The Effect of Listening to Music During Percutaneous Nephrostomy Tube Placement on Pain, Anxiety, and Success Rate of Procedure: A Randomized Prospective Study

N. Hamidi
E. Ozturk

Abstract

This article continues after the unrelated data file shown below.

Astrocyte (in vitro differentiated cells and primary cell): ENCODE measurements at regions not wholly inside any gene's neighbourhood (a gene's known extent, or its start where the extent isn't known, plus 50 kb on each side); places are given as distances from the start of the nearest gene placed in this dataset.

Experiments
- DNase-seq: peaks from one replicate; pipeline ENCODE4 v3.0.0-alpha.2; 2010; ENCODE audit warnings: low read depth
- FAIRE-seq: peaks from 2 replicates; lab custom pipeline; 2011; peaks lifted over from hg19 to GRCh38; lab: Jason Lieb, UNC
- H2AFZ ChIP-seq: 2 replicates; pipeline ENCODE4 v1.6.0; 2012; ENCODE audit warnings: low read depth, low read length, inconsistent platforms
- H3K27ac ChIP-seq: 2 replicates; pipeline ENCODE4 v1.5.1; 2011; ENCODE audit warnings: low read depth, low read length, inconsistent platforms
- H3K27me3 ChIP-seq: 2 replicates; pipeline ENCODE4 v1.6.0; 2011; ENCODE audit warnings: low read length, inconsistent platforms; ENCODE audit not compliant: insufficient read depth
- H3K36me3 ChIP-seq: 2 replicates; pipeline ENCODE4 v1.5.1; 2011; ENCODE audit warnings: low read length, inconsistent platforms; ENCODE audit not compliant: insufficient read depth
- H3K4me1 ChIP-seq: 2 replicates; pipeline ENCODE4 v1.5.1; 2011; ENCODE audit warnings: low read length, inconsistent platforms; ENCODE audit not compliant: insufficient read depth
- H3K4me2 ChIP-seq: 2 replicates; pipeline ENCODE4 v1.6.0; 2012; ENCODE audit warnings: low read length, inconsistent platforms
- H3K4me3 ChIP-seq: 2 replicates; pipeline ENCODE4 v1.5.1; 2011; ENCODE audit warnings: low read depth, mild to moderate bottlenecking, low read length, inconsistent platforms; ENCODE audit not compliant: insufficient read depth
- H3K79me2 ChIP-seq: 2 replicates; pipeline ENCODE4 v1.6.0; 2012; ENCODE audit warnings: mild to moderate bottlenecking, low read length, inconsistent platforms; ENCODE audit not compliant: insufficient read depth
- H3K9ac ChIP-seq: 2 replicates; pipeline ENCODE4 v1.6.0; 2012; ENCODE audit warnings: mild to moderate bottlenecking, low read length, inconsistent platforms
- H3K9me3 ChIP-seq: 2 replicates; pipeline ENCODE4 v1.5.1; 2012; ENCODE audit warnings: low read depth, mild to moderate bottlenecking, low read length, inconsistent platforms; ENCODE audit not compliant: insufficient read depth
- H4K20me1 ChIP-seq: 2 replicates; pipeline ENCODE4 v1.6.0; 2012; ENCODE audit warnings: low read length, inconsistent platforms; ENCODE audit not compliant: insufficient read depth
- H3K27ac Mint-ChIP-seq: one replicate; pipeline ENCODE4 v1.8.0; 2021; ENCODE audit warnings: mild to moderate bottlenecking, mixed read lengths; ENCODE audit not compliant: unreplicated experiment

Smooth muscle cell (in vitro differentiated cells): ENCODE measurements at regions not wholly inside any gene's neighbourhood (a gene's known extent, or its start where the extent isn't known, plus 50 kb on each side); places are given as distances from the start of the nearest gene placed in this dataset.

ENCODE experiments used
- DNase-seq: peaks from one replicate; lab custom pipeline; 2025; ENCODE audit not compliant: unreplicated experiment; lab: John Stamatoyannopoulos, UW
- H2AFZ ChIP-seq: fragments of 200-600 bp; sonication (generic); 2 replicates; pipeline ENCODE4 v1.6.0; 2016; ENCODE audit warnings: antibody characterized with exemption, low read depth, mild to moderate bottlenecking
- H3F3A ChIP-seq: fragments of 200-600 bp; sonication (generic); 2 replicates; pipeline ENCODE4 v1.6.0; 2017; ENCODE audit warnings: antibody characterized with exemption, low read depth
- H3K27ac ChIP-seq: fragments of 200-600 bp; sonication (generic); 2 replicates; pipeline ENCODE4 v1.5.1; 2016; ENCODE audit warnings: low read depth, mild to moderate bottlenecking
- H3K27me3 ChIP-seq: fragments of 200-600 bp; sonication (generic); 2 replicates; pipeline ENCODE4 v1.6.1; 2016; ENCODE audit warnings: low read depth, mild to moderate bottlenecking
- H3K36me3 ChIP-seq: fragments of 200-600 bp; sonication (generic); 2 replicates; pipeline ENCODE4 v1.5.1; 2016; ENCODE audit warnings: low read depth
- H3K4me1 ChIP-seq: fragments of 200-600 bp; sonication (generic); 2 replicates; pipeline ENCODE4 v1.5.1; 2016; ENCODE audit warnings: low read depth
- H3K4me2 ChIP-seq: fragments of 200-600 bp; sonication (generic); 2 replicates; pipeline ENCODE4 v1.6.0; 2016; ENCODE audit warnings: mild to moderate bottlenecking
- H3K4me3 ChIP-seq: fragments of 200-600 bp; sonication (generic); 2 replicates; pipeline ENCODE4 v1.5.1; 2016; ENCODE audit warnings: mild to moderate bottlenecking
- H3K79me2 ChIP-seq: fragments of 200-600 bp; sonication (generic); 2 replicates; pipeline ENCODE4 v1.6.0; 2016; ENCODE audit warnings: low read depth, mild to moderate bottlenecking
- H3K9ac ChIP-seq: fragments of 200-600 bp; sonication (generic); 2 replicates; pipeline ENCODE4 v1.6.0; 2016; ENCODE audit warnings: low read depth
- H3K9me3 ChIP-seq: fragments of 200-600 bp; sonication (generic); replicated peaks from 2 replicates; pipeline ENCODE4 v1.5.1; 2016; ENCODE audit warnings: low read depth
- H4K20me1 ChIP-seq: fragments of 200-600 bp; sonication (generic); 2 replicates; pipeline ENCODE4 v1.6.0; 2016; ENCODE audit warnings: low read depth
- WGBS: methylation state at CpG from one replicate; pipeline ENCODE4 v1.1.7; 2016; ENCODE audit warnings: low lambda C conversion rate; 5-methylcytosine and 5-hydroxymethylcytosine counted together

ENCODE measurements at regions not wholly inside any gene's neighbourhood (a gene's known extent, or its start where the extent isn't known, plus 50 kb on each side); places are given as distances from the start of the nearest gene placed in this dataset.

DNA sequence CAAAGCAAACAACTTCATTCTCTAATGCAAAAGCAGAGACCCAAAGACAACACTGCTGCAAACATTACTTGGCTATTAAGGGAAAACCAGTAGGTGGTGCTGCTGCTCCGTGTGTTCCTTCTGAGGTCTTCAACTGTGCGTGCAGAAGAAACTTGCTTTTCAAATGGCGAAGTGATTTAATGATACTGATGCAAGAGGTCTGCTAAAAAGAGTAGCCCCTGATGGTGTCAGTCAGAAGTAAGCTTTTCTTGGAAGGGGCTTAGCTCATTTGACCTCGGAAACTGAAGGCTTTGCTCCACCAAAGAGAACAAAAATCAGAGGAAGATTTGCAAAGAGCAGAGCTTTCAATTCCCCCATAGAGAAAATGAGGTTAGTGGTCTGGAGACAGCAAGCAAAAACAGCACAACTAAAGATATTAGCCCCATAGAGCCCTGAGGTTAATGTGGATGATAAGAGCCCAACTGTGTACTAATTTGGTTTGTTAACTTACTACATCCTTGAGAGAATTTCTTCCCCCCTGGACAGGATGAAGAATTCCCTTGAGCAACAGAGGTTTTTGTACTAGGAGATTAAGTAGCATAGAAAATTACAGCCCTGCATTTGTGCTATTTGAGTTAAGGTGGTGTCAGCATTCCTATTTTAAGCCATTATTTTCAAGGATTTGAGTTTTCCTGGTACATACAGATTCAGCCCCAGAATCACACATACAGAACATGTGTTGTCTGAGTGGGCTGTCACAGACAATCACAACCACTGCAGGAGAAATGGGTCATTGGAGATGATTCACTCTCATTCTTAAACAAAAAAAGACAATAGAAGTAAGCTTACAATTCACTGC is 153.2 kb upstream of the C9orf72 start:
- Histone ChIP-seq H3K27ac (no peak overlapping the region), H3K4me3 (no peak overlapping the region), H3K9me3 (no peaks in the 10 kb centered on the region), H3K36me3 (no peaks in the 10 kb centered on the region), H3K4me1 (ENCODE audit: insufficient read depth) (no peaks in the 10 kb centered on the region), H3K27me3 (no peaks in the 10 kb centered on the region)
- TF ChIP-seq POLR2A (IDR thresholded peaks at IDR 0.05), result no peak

PURPOSE: To evaluate the effect of listening to music on pain, anxiety, and success of procedure during office-based percutaneous nephrostomy tube placement (PNTP). MATERIALS AND METHODS: One hundred consecutive patients (age >18 years) with hydronephrosis were prospectively enrolled in this study. All patients were prospectively randomized to undergo office-based PNTP with (Group I, n = 50) or without music (Group II, n = 50). Anxiety levels were evaluated with State Trait Anxiety Inventory. A visual analog scale was used to evaluate pain levels, patient's satisfaction, and willingness to undergo the procedure. We also compared success rates of procedures. RESULTS: The mean age, duration of procedure, and gender distribution were statistically similar between the two groups. The mean postprocedural heart rates and systolic blood pressures in Group I patients were significantly lower than Group II patients (p = 0.01 and p = 0.028, respectively), whereas preprocedural pulse rate and systolic blood pressure were similar. The mean anxiety level and mean pain score of Group I were significantly lower than those of Group II (p = 0.008 and p < 0.001, respectively). Group I also carried a significant greater mean satisfaction score and willingness to undergo repeat procedure compared with Group II (p < 0.001 for both). Success rate of nephrostomy tube placement in Group I was significantly higher compared with Group II (92% vs 66%, p = 0.04). CONCLUSIONS: The present randomized prospective study demonstrates that listening to music during office-based PNTP decreases anxiety or pain and increases success rate of procedure. As an alternative to sedation or general anesthesia, music is easily accessible without side effect and cost.